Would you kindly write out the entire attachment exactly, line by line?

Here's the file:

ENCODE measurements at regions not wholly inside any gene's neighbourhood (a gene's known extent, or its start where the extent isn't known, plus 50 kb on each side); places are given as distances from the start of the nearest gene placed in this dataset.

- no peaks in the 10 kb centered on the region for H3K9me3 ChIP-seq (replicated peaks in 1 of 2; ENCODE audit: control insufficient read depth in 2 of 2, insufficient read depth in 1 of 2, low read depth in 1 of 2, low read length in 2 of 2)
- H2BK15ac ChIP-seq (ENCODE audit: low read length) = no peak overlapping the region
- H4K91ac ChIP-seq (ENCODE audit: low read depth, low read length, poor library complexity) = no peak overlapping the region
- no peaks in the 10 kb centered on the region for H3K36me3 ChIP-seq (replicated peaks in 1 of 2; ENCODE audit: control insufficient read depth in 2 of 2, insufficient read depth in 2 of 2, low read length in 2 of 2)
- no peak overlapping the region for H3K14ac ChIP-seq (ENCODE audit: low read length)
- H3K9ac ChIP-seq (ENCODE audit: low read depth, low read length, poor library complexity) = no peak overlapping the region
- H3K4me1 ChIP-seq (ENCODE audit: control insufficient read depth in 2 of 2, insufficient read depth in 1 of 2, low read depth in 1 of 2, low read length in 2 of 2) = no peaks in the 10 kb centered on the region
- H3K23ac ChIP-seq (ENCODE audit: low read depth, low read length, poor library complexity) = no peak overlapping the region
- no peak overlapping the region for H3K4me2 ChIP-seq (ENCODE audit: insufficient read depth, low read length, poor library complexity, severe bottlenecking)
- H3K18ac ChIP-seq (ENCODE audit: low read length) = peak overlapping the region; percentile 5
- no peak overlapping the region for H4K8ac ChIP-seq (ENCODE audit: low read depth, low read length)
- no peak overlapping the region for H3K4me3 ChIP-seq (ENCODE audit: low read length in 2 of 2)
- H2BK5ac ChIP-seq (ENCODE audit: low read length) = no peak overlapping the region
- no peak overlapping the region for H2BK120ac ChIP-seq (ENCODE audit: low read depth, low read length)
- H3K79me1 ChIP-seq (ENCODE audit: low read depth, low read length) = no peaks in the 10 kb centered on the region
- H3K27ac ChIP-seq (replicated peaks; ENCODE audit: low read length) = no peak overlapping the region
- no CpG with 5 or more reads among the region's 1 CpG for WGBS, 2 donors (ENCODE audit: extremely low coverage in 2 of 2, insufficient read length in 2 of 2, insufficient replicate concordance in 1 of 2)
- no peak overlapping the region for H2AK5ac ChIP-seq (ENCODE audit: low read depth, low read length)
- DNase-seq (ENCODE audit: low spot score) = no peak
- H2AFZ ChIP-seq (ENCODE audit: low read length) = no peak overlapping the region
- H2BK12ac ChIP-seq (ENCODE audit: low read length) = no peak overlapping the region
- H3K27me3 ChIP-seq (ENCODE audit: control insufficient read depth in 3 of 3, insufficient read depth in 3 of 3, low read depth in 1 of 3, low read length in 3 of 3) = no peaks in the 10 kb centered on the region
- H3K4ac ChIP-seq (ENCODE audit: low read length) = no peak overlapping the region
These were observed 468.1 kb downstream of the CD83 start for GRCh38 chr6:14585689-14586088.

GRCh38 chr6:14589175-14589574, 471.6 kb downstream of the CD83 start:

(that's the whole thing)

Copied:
ENCODE measurements at regions not wholly inside any gene's neighbourhood (a gene's known extent, or its start where the extent isn't known, plus 50 kb on each side); places are given as distances from the start of the nearest gene placed in this dataset.

- no peaks in the 10 kb centered on the region for H3K9me3 ChIP-seq (replicated peaks in 1 of 2; ENCODE audit: control insufficient read depth in 2 of 2, insufficient read depth in 1 of 2, low read depth in 1 of 2, low read length in 2 of 2)
- H2BK15ac ChIP-seq (ENCODE audit: low read length) = no peak overlapping the region
- H4K91ac ChIP-seq (ENCODE audit: low read depth, low read length, poor library complexity) = no peak overlapping the region
- no peaks in the 10 kb centered on the region for H3K36me3 ChIP-seq (replicated peaks in 1 of 2; ENCODE audit: control insufficient read depth in 2 of 2, insufficient read depth in 2 of 2, low read length in 2 of 2)
- no peak overlapping the region for H3K14ac ChIP-seq (ENCODE audit: low read length)
- H3K9ac ChIP-seq (ENCODE audit: low read depth, low read length, poor library complexity) = no peak overlapping the region
- H3K4me1 ChIP-seq (ENCODE audit: control insufficient read depth in 2 of 2, insufficient read depth in 1 of 2, low read depth in 1 of 2, low read length in 2 of 2) = no peaks in the 10 kb centered on the region
- H3K23ac ChIP-seq (ENCODE audit: low read depth, low read length, poor library complexity) = no peak overlapping the region
- no peak overlapping the region for H3K4me2 ChIP-seq (ENCODE audit: insufficient read depth, low read length, poor library complexity, severe bottlenecking)
- H3K18ac ChIP-seq (ENCODE audit: low read length) = peak overlapping the region; percentile 5
- no peak overlapping the region for H4K8ac ChIP-seq (ENCODE audit: low read depth, low read length)
- no peak overlapping the region for H3K4me3 ChIP-seq (ENCODE audit: low read length in 2 of 2)
- H2BK5ac ChIP-seq (ENCODE audit: low read length) = no peak overlapping the region
- no peak overlapping the region for H2BK120ac ChIP-seq (ENCODE audit: low read depth, low read length)
- H3K79me1 ChIP-seq (ENCODE audit: low read depth, low read length) = no peaks in the 10 kb centered on the region
- H3K27ac ChIP-seq (replicated peaks; ENCODE audit: low read length) = no peak overlapping the region
- no CpG with 5 or more reads among the region's 1 CpG for WGBS, 2 donors (ENCODE audit: extremely low coverage in 2 of 2, insufficient read length in 2 of 2, insufficient replicate concordance in 1 of 2)
- no peak overlapping the region for H2AK5ac ChIP-seq (ENCODE audit: low read depth, low read length)
- DNase-seq (ENCODE audit: low spot score) = no peak
- H2AFZ ChIP-seq (ENCODE audit: low read length) = no peak overlapping the region
- H2BK12ac ChIP-seq (ENCODE audit: low read length) = no peak overlapping the region
- H3K27me3 ChIP-seq (ENCODE audit: control insufficient read depth in 3 of 3, insufficient read depth in 3 of 3, low read depth in 1 of 3, low read length in 3 of 3) = no peaks in the 10 kb centered on the region
- H3K4ac ChIP-seq (ENCODE audit: low read length) = no peak overlapping the region
These were observed 468.1 kb downstream of the CD83 start for GRCh38 chr6:14585689-14586088.

GRCh38 chr6:14589175-14589574, 471.6 kb downstream of the CD83 start: